Bankruptcy or Debt Consolidation?You may feel that bankruptcy is the only option available. However, for many, a debt consolidation loan could be a better alternative.
Got multiple creditors demanding money from you? Debts spiralling out of control? Don’t see a way to pay what you owe? In this situation you may feel that bankruptcy is the only option available. However, there are other debt solutions. For many, a debt consolidation loan could be a better alternative.
Read on and we’ll explain why a debt consolidation loan to consolidate debt could be the best option.
What is bankruptcy?
Bankruptcy is often considered a fresh start to your finances. Once you apply for this option, creditors won’t be able to take action against you, and much of what you owe should be written off. However, it does have serious consequences. For example, many of your assets and finances will be divided up and sold to raise as much money as possible for your creditors.
As a result, under bankruptcy, you could lose your home, possessions, or business.
Furthermore, details of your bankruptcy will be made public and your credit rating will be severely affected – possibly beyond repair for the foreseeable future. As a result, you will find it difficult to obtain loans or other financial products.
Arguably, bankruptcy should only be considered if you have no hope of repaying what you owe and no other options are available.Get a Consolidation Loan
Is debt consolidation an alternative to bankruptcy?
If you are unsure whether to apply for bankruptcy and want a debt solution which doesn’t have the consequences of bankruptcy – and keeps your assets secure – then a debt consolidation loan could be a good option.
A debt consolidation provider will provide you with a debt consolidation loan, which is the funds you need to repay all your lenders. Then you just have one monthly payment to make. This arguably is far better than managing multiple debts to creditors.
There are few cases where a debt consolidation loan wouldn’t be better for your financial – or long-term – situation than bankruptcy. However, it’s important to note that – fundamentally – this is a loan. As a result, repayments must be made. Therefore, a debt consolidation loan could be a great option when you have some money available to repay your lenders as a monthly payment.Apply for a Consolidation Loan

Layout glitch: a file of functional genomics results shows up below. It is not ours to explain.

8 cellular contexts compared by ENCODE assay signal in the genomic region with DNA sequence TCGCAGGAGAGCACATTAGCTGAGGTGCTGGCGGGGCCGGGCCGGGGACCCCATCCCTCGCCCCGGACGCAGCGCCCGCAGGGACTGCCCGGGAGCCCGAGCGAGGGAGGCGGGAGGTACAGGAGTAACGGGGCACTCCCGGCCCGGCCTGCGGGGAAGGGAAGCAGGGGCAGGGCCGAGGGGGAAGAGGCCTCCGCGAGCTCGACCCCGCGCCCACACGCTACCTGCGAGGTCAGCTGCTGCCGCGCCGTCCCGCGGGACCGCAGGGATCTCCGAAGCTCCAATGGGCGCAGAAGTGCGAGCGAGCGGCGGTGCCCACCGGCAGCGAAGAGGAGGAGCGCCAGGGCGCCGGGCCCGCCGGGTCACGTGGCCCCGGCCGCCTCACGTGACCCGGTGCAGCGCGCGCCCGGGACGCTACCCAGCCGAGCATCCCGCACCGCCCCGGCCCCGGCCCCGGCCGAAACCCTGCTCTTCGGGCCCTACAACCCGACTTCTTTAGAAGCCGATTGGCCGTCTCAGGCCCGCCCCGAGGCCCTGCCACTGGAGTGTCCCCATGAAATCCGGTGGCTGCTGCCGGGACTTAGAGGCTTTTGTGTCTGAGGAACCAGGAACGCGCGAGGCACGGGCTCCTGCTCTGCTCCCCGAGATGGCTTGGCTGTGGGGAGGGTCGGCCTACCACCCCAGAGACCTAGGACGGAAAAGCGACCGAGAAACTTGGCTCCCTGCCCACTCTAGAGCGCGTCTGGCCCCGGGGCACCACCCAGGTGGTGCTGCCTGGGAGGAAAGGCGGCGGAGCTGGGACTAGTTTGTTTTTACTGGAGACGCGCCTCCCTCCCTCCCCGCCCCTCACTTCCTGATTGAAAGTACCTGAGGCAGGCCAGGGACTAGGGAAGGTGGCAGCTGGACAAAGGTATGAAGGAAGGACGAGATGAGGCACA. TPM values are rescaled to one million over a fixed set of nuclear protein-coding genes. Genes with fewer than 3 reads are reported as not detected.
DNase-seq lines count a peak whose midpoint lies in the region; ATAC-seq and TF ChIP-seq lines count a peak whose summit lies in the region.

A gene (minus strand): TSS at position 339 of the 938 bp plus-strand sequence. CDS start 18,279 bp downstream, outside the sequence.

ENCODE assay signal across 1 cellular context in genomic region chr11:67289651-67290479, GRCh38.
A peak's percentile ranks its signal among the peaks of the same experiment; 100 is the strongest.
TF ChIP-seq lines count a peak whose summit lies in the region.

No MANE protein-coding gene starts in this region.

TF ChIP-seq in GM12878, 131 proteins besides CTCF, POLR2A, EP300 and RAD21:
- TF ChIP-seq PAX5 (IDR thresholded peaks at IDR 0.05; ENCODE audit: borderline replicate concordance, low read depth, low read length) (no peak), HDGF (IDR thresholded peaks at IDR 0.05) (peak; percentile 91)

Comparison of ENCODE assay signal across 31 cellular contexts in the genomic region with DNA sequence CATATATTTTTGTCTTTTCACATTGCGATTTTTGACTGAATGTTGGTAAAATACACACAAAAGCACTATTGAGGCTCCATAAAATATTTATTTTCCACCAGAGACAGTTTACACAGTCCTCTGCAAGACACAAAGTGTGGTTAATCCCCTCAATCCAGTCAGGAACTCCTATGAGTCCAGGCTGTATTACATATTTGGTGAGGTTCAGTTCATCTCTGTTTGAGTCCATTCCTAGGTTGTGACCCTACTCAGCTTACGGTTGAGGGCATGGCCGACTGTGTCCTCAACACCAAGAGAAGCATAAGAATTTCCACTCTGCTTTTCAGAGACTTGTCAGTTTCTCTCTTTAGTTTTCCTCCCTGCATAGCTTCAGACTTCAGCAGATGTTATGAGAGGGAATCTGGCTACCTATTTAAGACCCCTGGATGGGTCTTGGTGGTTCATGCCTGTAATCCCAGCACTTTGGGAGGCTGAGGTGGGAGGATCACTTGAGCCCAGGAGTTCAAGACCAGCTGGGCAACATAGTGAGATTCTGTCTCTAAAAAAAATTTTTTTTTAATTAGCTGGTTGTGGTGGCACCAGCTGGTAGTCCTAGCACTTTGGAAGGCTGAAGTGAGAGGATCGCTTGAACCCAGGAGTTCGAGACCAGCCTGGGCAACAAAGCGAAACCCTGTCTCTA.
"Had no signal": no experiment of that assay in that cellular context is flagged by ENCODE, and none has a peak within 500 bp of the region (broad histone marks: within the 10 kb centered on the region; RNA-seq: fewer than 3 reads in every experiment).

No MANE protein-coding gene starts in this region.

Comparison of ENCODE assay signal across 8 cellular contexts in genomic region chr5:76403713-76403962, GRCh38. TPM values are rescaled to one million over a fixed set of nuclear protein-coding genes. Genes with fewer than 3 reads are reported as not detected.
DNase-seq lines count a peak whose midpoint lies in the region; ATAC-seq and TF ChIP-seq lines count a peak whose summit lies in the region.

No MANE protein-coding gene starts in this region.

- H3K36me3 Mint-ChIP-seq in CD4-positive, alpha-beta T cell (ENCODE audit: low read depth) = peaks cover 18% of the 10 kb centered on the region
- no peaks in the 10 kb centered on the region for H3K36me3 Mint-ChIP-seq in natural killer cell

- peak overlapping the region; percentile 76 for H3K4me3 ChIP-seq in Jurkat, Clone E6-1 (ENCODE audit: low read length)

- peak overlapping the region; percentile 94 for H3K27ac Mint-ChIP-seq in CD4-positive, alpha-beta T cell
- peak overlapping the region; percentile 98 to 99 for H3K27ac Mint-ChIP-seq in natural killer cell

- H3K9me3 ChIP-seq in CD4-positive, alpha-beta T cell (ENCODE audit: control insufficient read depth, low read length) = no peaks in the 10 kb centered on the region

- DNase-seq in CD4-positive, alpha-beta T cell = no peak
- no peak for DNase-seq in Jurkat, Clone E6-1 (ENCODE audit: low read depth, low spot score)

Can I get a debt consolidation loan?
The monthly payment for a debt consolidation loan will depend on your circumstances and there will be representative APR interest, however, our application service considers people with all credit scores so you can still apply if you have bad credit.
Bankruptcy or debt consolidation loan?
As bankruptcy should be considered a ‘last resort’, a debt consolidation loan may usually be the better option. When choosing between these two solutions, you should ask yourself if you can afford to make a monthly payment towards your creditors.
If the answer is yes (or could be yes once you’ve repaid your creditors) then you should consider a debt consolidation loan.
As bankruptcy can drastically affect your life, it’s may be worth obtaining professional debt advice before committing to this.Get Debt Help
APRs from 5.8% to 89.9%
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Unsecured Loan Representative 69.9% APR
Borrowing £7,500 over 36 months, repaying £502 per month, total repayable £18,083. Total cost of credit £10,583. Interest rate 69.9% (variable). The lenders on our panel offer loans for 12-60 months, with rates from 5.8% APR to 89.9% APR. The Representative Example is based on all loans paid out by lenders between 19th Apr 2022 and 23rd Dec 2022.
Secured Representative 11.7% APR
If you choose to add fees to the loan: Assumed borrowing of £25,000 over 120 months, plus a broker fee of £2,500 and a lender fee of £250 would result in monthly repayments of £345.55, the borrowing rate is 8.6% (variable), the APRC is 11.7% (variable), total charge for credit £16,466.00 and the total amount payable £41,466.00. You can opt to pay the lender and/or broker fees upfront, your adviser will discuss these options with you.
Think carefully before securing other debts against your home. Your home may be repossessed if you do not keep up repayments on a mortgage or any debt secured on it. All rates vary subject to loan amount, loan type and status. Repaying your debt over a longer period of time may increase the amount you pay.